Definition A complaint system needs to set out the definition of a complaint. Devise a definition that works for your agency and its particular circumstances. An

example of a general definition is:

A complaint is an expression of dissatisfaction, however made, about the service, actions, or lack of action by the agency or its staff affecting an individual client or group of clients.

You may want to clarify what the complaint definition does not cover, for


requests for a service (e.g. reporting potholes in a state highway), requests for information or explanation of agency policy or practice, or matters for which there is already a right of appeal or legal remedy.

Who can complain?

Define who can complain. This is generally anyone receiving or seeking a service from your agency including, where appropriate, children and anyone acting for those unable to complain personally. Consider whether your agency should entertain complaints from persons not directly affected by the action in their complaint.

Procedural steps A good complaint system has enough stages to ensure a thorough and fair review of the complaint and no more. Many systems have three stages.

First stage - Front line service providers deal with initial expressions of dissatisfaction and attempt to resolve them.

Resolving complaints on first contact saves money by eliminating unnecessary additional contacts and builds confidence in your agency.

Second stage - Complaints from clients still dissatisfied are investigated by a manager or complaint officer within the agency.

The client must have the opportunity to have his or her complaint investigated by someone who has not previously been involved in the matter.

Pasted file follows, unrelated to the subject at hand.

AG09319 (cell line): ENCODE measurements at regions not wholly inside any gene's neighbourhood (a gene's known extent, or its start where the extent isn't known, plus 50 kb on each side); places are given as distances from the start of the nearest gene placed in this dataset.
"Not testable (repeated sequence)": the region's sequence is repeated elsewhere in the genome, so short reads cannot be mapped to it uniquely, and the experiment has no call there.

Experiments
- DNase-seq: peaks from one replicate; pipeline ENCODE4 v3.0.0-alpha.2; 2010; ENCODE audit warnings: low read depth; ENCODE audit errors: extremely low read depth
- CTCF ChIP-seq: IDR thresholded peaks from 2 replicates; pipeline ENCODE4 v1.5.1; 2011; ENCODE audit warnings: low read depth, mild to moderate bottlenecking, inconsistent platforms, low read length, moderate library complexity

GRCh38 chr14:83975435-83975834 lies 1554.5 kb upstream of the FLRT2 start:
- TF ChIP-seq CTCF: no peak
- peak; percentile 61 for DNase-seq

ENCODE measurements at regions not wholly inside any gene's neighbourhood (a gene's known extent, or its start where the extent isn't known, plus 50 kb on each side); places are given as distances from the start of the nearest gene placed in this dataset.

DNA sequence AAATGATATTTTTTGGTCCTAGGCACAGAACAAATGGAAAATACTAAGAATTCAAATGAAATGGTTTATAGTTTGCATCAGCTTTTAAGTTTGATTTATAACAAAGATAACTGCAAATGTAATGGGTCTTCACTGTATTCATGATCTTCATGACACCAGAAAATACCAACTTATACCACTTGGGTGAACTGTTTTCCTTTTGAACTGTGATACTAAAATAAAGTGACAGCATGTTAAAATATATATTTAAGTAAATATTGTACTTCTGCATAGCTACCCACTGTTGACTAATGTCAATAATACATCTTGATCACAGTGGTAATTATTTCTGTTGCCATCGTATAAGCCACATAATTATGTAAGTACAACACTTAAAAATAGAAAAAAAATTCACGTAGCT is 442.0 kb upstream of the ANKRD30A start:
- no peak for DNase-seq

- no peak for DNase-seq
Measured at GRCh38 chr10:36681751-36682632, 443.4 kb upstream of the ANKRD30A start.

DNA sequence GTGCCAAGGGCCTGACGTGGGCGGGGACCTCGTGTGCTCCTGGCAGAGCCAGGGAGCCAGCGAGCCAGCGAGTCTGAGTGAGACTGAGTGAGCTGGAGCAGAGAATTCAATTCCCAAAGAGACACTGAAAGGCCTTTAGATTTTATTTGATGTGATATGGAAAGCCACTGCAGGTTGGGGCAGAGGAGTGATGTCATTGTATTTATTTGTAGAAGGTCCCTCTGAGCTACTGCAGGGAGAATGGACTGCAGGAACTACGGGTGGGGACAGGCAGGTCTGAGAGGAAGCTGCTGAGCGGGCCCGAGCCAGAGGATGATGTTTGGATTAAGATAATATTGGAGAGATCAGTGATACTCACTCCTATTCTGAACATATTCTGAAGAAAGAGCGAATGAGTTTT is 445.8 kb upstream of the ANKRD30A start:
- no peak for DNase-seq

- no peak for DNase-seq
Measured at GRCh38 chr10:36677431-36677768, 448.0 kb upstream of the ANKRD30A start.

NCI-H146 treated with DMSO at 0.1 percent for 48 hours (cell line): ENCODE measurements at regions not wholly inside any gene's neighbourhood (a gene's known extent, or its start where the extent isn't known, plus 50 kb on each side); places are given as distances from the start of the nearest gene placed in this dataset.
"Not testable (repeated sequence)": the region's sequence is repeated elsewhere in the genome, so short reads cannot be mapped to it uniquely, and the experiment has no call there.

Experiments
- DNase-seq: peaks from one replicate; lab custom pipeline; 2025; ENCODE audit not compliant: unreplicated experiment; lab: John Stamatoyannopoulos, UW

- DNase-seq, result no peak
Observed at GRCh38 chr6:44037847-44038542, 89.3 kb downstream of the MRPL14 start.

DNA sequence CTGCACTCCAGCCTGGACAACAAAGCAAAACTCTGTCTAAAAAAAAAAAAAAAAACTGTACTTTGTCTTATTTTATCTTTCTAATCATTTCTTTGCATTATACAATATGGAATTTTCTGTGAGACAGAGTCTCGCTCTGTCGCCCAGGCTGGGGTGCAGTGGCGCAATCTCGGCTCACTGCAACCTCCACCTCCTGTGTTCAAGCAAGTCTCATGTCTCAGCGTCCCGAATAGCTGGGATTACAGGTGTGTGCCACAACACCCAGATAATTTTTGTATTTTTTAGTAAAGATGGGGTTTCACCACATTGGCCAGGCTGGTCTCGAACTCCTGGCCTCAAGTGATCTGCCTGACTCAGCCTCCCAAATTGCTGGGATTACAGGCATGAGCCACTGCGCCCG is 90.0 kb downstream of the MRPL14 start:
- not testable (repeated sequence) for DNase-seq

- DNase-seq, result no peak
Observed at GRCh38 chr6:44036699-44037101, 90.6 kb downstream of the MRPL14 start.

Third stage - A further investigation is carried out by an executive administrator or someone outside the agency. This person must take a fresh look at the evidence and not merely regurgitate the findings of the second stage.

Recording complaints Keep records at all stages giving details of the complaint, the name of the client, the action taken, and the client”s response.

The form of complaints At the first stage it may not be necessary to require complaints to be in any particular form, but from the second stage onwards, complaints are best put in writing. Complaint forms are useful, together with assistance for persons who have difficulty writing down their complaint. Ideally, the written complaint includes details of what the complainant feels went wrong and what he or she would like the agency to do to make things right.

Complaint handling Clients should know how their complaint will be handled and by whom.

They should be aware of the stages of the complaint process. Define who deals with complaints at each stage of the complaint process. When a complaint stems from an agency decision, the first stage may be to give the original decision-maker opportunity to reconsider. In these circumstances, inform the client of the process and give him the opportunity to bypass this stage if there are concerns about the officer’s impartiality or attitude.

From the second stage onwards, officers of appropriate seniority should be involved. Ideally, these officers should not have been involved in the matter previously. They must be able to look at the complaint from the point of view of the client and be able to judge each complaint on its merits, regardless of the behavior and presentation of the client. Clients with a grievance can be upset, frustrated, or even hostile. Their rude behavior does not mean, however, that their complaint is without substance.